Consistent with previous research, our results suggest that immigrant patients are more at risk to attrition over the course of HIV treatment [30,31]. This also applies to non-MSM patients compared with MSM, possibly because MSM often have supportive networks within gay communities [32]. Healthcare workers and researchers need to take a closer look at why these groups of patients seem to have suboptimal engagement in care. The absence of an association between social economic status and the three outcomes confirms that ensured access to healthcare (i.e. mandatory health insurance) benefits engagement in HIV care.

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Strengths and limitations

A major strength of this study is the large study population including nationwide data of all HIV-infected patients. All HIV treatment centres in the Netherlands participated in the study, thus ruling out selection bias. Attrition bias along the HIV care continuum because of disparities in access to care is likely to be low in our population because all citizens in the Netherlands are required to have health insurance.

Our study has some limitations. Owing to the cross-sectional design in which we assume that health facility characteristics were consistent in the 5 years prior the collection of the data, we cannot infer causality between the characteristics and outcomes. Furthermore, our cross sectional approach for measuring retention in care does not account for time since linkage to care, time in between visits and missed visits. Longitudinal approaches have been developed but no gold standard has been established [33]. Our sensitivity analysis data support our assumption of continued care in patients who are currently in care. With regards to our cross-sectional viral suppression measure, our sensitivity analysis shows that the vast majority of patients with a last undetectable viral load has had sustained viral suppression in the 3 preceding years.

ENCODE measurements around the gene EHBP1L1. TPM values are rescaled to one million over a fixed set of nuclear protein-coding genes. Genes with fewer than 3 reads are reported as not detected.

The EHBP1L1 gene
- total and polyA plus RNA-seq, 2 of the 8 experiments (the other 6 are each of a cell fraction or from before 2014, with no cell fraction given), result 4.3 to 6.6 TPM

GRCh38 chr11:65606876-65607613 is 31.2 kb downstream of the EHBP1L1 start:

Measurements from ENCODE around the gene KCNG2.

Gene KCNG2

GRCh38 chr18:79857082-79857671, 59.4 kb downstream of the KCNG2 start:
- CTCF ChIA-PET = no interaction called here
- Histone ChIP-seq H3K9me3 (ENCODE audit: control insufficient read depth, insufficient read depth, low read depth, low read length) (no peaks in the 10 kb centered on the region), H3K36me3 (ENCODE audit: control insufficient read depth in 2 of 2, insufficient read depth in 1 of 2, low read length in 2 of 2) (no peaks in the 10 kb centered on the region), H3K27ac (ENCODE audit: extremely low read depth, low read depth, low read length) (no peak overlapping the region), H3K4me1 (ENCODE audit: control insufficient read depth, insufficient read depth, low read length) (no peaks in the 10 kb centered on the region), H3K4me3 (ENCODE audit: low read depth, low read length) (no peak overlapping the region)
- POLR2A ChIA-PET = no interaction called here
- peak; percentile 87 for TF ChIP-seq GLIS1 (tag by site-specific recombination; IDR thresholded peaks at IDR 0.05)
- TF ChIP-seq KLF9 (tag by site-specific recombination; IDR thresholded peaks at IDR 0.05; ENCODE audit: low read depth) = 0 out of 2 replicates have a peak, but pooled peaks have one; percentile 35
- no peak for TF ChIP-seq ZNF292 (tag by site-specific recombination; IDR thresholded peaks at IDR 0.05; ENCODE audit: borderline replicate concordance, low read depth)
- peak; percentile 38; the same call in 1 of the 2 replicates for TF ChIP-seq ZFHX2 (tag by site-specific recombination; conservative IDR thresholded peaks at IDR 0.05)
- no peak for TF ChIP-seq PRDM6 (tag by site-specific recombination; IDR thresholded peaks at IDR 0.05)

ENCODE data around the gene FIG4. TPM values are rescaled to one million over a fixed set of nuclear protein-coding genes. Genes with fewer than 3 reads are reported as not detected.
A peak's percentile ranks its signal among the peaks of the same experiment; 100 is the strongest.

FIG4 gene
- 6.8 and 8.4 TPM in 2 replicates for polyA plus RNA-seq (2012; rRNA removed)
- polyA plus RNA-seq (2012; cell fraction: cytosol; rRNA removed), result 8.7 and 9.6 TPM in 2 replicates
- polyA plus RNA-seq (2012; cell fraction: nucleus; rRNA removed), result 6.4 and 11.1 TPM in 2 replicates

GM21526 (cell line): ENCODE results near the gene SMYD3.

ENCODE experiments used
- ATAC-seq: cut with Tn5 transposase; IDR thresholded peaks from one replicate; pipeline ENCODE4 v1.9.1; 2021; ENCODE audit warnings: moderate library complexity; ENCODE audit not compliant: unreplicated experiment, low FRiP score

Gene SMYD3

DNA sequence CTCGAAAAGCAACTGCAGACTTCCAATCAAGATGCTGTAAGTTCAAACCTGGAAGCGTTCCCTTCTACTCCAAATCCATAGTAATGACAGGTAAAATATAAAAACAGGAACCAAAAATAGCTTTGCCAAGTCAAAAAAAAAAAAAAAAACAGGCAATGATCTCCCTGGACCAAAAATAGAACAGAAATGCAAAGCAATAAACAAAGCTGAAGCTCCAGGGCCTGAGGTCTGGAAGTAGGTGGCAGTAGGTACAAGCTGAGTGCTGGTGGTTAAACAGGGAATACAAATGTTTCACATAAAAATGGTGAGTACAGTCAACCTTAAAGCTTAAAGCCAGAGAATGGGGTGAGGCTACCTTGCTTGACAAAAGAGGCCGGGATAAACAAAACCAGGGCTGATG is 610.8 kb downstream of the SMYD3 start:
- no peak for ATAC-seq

We did not account for criteria regarding cART eligibility in the assessment of cART initiation, but since the Dutch HIV guidelines follow the Department of Health and Human Services guidelines, recent guidelines recommend to consider cART in every HIV-infected patient regardless of CD4+ cell count [34]. Finally, our adjustment for SES has its limitations because it is based on area codes, and not on individual patient data.

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Implications

Our findings suggest that adherence to clinical guidelines is higher in health facilities that have been externally evaluated (accreditation) and that perform internal quality improvement initiatives (internal audits). Although we cannot make concrete recommendations regarding volume requirements on the basis of our results, our data and those of previous studies suggest that a minimum volume requirement is desirable [24,35,36].

In this study we have studied the performance of care after linkage to an outpatient clinic. A great challenge, however, is targeting the earlier steps in the cascade of care, namely diagnosis and linkage to care. Estimates suggest that more than 15–34% of HIV-infected persons in the Netherlands are unaware of their status [37,38]. Earlier diagnosis and linkage to care are crucial issues to be addressed by researchers and policy makers.

We conclude that ensuring access to HIV care, appointing expert health facilities and care providers, and routine monitoring of HIV-infected patients promotes retention in care. Quality assessment through accreditation and the measurement of performance benefits the delivery of HIV care.

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Acknowledgements

All authors contributed to the design of the study. E.A.N.E. collected and analysed the data, and prepared the manuscript. All authors critically revised the manuscript and approved the final version of the article.

Funding: Aids Fonds, research grant number 2011015.